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Kirsch v. Smith

Supreme Court of California
Jul 20, 1883
64 Cal. 13 (Cal. 1883)


         APPEAL from a judgment of the Superior Court of the city and county of San Francisco.

         The judgment of the county court referred to in the opinion was a judgment in favor of the defendant herein in an action of forcible detainer brought by the plaintiffs for the restitution and possession of the same premises in controversy in this action.


         A. H. Griffiths, for Appellant, argued that the judgment of the county court was an estoppel, and that therefore the application to amend the answer should have been granted, but cited no authorities.

         George A. Nourse, for Respondent, argued that appellant had lost his right to amend the answer by his own laches.


         PER CURIAM.

         In Bank

         The other facts are stated in the opinion of the court.          The questions raised by appellant's counsel, with a single exception, were considered and decided adversely to his views in Kirsch v. Brigard, 63 Cal. 319. The question which distinguishes this case from that arises out of the ruling of the court upon an application of the defendant to amend his answer. The application was made more than three years after the filing of the original answer, and within five days of the commencement of the trial. The application was denied and the ruling excepted to. The provision of the Code applicable to this subject is as follows: "The court may likewise, in its discretion, after notice to the adverse party, allow, upon such terms as may be just, an amendment to any pleading or proceeding." (Code Civ. Proc. § 473.)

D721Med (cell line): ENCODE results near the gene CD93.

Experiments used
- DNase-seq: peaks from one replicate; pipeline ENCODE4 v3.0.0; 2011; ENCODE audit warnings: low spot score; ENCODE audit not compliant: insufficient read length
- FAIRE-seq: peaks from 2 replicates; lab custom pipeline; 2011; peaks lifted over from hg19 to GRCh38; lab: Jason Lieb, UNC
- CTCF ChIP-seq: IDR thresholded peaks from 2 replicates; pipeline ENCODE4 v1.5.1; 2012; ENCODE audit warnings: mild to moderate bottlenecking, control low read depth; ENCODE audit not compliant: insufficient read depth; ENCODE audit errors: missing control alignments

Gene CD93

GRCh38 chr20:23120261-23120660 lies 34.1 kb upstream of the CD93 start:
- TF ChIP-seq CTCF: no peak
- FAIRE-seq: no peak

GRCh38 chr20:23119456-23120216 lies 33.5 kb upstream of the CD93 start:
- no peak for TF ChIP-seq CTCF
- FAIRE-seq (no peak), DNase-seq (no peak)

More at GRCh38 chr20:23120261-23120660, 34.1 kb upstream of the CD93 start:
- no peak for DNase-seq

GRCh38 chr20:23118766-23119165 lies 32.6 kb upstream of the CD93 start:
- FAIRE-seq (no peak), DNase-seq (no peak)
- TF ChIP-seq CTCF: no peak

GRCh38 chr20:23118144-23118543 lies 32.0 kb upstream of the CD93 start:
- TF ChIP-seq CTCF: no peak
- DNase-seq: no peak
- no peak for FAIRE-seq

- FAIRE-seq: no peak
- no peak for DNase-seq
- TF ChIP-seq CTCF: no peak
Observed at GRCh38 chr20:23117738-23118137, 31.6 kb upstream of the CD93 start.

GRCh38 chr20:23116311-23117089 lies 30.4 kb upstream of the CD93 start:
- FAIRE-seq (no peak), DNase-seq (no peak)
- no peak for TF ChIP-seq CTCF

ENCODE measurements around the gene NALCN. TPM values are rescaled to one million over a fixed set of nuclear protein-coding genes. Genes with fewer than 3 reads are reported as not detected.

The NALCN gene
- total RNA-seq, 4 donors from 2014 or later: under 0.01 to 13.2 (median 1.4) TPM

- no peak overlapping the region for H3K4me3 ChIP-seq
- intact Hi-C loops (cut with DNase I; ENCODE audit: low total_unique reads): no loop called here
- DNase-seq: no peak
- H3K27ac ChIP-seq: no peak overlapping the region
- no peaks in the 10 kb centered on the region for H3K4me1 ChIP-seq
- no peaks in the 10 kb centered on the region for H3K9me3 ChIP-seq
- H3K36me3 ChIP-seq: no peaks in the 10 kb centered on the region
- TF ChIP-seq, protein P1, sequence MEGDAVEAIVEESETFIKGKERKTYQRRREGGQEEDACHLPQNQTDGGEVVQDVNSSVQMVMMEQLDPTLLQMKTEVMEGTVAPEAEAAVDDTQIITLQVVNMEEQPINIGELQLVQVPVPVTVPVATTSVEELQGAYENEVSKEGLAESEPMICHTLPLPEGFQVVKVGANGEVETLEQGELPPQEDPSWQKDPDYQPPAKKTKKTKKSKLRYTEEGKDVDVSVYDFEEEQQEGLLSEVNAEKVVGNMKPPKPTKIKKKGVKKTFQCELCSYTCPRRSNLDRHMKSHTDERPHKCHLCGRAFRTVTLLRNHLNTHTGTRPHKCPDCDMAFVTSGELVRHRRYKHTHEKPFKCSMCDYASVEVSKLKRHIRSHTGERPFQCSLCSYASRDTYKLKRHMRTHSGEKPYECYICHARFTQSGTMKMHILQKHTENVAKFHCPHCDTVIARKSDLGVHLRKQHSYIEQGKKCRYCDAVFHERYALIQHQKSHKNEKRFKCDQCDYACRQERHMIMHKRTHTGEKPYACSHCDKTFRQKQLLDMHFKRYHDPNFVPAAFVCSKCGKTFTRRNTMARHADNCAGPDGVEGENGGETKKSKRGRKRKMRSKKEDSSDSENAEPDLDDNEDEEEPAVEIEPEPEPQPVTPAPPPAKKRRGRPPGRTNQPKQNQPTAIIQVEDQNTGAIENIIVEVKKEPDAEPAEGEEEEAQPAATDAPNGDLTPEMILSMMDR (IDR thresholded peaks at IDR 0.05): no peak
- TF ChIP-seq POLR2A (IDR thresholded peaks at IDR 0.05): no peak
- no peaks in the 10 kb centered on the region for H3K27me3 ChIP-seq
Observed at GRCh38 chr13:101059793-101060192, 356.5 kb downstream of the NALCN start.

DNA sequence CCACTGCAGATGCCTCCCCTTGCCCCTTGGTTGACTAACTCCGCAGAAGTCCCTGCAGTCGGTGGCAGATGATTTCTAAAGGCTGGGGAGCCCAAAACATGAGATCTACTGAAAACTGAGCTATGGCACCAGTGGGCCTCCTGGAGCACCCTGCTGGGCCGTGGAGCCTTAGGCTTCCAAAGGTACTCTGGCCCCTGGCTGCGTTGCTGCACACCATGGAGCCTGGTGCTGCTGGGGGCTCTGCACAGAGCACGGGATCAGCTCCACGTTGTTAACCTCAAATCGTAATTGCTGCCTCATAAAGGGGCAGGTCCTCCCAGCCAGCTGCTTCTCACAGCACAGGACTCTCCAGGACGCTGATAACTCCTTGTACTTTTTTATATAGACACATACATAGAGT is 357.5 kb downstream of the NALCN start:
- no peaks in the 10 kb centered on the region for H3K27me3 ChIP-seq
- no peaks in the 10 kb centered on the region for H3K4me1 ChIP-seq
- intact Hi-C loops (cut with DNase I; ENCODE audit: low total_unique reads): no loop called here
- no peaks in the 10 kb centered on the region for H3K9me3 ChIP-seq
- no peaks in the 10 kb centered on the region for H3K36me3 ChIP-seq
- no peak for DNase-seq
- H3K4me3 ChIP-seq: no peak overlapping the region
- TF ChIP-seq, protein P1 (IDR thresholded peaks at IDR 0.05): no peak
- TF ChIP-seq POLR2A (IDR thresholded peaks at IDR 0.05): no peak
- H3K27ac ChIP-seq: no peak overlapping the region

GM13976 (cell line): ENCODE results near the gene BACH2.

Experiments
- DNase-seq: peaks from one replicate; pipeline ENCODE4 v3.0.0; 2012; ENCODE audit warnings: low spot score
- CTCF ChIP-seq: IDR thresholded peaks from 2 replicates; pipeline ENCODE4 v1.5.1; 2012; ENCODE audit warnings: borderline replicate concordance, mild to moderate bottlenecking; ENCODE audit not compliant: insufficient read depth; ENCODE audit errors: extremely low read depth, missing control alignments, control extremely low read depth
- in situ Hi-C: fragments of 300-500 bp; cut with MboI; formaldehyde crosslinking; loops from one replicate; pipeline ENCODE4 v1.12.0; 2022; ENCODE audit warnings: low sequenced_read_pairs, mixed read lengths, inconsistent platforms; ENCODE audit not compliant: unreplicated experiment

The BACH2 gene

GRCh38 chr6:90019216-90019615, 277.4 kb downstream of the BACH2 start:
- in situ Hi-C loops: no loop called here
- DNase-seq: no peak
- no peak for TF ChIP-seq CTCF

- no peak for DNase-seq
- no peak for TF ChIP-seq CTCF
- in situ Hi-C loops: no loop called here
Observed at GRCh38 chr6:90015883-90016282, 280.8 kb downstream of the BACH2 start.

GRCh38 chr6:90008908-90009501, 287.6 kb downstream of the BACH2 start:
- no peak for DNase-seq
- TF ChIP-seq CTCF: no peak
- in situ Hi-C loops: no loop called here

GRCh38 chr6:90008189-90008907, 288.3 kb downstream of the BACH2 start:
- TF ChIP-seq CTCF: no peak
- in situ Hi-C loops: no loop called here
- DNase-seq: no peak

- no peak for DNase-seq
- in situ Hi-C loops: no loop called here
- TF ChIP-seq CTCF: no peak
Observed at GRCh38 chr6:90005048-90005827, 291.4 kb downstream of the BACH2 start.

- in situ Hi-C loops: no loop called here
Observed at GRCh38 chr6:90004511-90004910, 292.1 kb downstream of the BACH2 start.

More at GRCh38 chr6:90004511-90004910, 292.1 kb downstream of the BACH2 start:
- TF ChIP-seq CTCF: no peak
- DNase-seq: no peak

When the law gives to a lower court discretion we will not reverse its order or ruling unless there appears to have been an abuse of discretion. The amendment which the defendant asked leave to file set up a judgment of a county court as a bar to this action. As this was an action of ejectment, and the county court had no jurisdiction of an action of ejectment, nor of any other action in which its judgment would be a bar to an action of ejectment, we do not think there was an abuse of discretion in denying the motion to file the amendment.

         Judgment affirmed.

Summaries of

Kirsch v. Smith

Supreme Court of California
Jul 20, 1883
64 Cal. 13 (Cal. 1883)
Case details for

Kirsch v. Smith

Case Details


Court:Supreme Court of California

Date published: Jul 20, 1883


64 Cal. 13 (Cal. 1883)
27 P. 942

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